Two Oregon landowners have filed a lawsuit seeking to block the Tumalo Irrigation District from replacing open canals with underground pipes to conserve water.
The plaintiffs, Matthew James Smith and Paul Callen, have asked a federal judge to enjoin the piping project and overturn the USDA’s approval of it.
Smith and Callen claim the piping project will cause them to “suffer significant economic devaluation” because the open canal supports century-old ponderosa pine trees, riparian vegetation and wildlife that would be harmed by its removal.
In 2018, the USDA’s Natural Resources Conservation Service agreed to shoulder nearly $30 million, or about 69%, of the piping project’s total $43 million cost. The remainder will be funded by the irrigation district and state grants and loans.
According to the complaint, the federal agency “failed to adequately consider and analyze the cost of property devaluation, loss of public recreational benefit, loss of trees, effects on groundwater, increased fire risks, the carbon cost of lost vegetation, detriments to the general local populace, detriments to the public, and the risk of unsecured funding.”
The plaintiffs claim the USDA’s environmental assessment of the project violated the National Environmental Policy Act, or NEPA, because it contained “sham justifications” and “improperly rejected” reasonable alternatives to piping, such as improving the efficiency of water users.
The analysis also ignored or failed to adequately consider cumulative impacts, such as “desertification and loss of water-dependent vegetation,” caused by this piping project and similar ones in the region, the complaint said.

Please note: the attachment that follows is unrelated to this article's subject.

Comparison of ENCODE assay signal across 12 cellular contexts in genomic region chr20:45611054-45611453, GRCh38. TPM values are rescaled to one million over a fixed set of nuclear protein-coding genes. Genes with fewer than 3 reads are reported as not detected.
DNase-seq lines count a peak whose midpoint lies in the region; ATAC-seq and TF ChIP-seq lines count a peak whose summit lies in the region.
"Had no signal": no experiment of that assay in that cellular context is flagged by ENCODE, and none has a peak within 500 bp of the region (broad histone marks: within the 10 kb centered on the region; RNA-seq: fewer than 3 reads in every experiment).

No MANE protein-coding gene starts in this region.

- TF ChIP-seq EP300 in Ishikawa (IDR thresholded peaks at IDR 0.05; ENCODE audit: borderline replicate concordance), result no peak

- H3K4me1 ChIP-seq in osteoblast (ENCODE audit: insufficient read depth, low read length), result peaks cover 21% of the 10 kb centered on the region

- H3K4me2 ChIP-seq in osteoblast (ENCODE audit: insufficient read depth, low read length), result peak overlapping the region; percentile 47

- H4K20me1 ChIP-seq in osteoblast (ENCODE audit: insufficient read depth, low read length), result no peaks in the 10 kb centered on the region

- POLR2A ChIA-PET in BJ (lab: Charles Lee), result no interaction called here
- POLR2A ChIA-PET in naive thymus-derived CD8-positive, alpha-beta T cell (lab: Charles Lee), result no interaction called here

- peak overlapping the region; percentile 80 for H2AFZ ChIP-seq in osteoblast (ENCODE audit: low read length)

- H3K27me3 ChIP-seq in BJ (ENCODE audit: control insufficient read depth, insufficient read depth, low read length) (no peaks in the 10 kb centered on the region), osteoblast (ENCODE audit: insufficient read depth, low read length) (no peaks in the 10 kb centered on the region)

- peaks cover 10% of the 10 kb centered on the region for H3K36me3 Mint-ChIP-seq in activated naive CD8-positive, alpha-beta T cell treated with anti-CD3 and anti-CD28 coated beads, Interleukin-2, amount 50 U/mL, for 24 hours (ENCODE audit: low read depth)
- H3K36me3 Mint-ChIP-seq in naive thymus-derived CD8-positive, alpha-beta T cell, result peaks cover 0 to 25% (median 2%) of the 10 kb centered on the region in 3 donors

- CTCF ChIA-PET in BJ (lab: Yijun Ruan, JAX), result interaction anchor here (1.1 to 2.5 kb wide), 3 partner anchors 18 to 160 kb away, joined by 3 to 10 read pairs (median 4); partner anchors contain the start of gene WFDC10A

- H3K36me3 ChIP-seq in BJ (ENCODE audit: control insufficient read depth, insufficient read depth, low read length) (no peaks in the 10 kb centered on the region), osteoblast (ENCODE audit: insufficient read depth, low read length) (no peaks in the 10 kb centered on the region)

Aside from alleging violations of NEPA, the lawsuit claims the piping project is a “private nuisance” that unlawfully modifies the original purpose of the easement that runs across the plaintiffs’ properties.
As an alternative to stopping the project and overturning the USDA’s approval, the complaint seeks $250,000 in financial damages from the federal agency and the irrigation district. The lawsuit also requests reimbursement of the plaintiffs’ litigation costs under the Equal Access to Justice Act.
The Tumalo Irrigation District has historically lost about 50% of the water it diverts to leakage and evaporation, said Ken Rieck, the district’s manager.
Replacing open canals with pipes allows the district to continue serving irrigators while helping federally threatened species, including fish and the Oregon Spotted frog, he said.
“We’re taking that conserved water and putting it in-stream,” Rieck said.
Since 2000, the irrigation district has piped about 11 miles of its main canal and 13 miles of lateral canals, but it must still pipe about 58 miles of lateral canals, he said.
Crescent Lake, from which the district draws water, is experiencing declining storage levels and could be empty in three years, he said.
Without piping open canals, the irrigation district won’t be able to continue serving irrigators while preserving water for protected species, Rieck said.
“We’re not going to exist if we don’t,” he said. “They’re going to shut us off.”
Rieck said he’s not sure of the threat posed by the lawsuit, which was filed unexpectedly late, since the funding was approved in 2018.
“Our goal is, as always, to deliver water to the farm and we have no problem helping fish and wildlife on the way,” he said.